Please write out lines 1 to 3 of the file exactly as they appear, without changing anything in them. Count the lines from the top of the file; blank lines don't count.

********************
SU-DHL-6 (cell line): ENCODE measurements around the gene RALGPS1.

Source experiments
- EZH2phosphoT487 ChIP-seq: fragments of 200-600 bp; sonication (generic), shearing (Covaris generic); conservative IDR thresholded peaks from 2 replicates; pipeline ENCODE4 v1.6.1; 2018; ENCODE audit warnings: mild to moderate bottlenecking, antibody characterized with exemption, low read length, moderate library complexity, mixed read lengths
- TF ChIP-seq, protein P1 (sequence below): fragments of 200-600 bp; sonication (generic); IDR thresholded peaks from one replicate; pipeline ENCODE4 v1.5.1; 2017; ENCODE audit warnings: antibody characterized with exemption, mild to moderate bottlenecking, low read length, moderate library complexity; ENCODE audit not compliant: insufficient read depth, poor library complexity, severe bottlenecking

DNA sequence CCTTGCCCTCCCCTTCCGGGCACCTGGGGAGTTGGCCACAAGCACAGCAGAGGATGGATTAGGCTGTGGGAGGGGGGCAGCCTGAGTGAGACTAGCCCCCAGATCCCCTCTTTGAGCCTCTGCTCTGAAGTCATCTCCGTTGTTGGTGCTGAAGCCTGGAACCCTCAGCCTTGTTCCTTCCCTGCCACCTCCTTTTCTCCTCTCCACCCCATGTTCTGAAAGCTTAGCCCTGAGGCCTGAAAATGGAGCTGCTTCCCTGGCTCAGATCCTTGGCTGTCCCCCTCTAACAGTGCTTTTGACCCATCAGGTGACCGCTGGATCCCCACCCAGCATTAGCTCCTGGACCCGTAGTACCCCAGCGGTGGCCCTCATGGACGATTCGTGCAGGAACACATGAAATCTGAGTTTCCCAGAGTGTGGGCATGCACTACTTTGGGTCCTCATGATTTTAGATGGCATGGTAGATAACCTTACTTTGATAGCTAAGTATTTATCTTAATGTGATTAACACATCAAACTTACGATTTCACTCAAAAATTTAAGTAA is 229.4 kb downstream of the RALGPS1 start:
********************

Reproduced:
SU-DHL-6 (cell line): ENCODE measurements around the gene RALGPS1.

Source experiments
- EZH2phosphoT487 ChIP-seq: fragments of 200-600 bp; sonication (generic), shearing (Covaris generic); conservative IDR thresholded peaks from 2 replicates; pipeline ENCODE4 v1.6.1; 2018; ENCODE audit warnings: mild to moderate bottlenecking, antibody characterized with exemption, low read length, moderate library complexity, mixed read lengths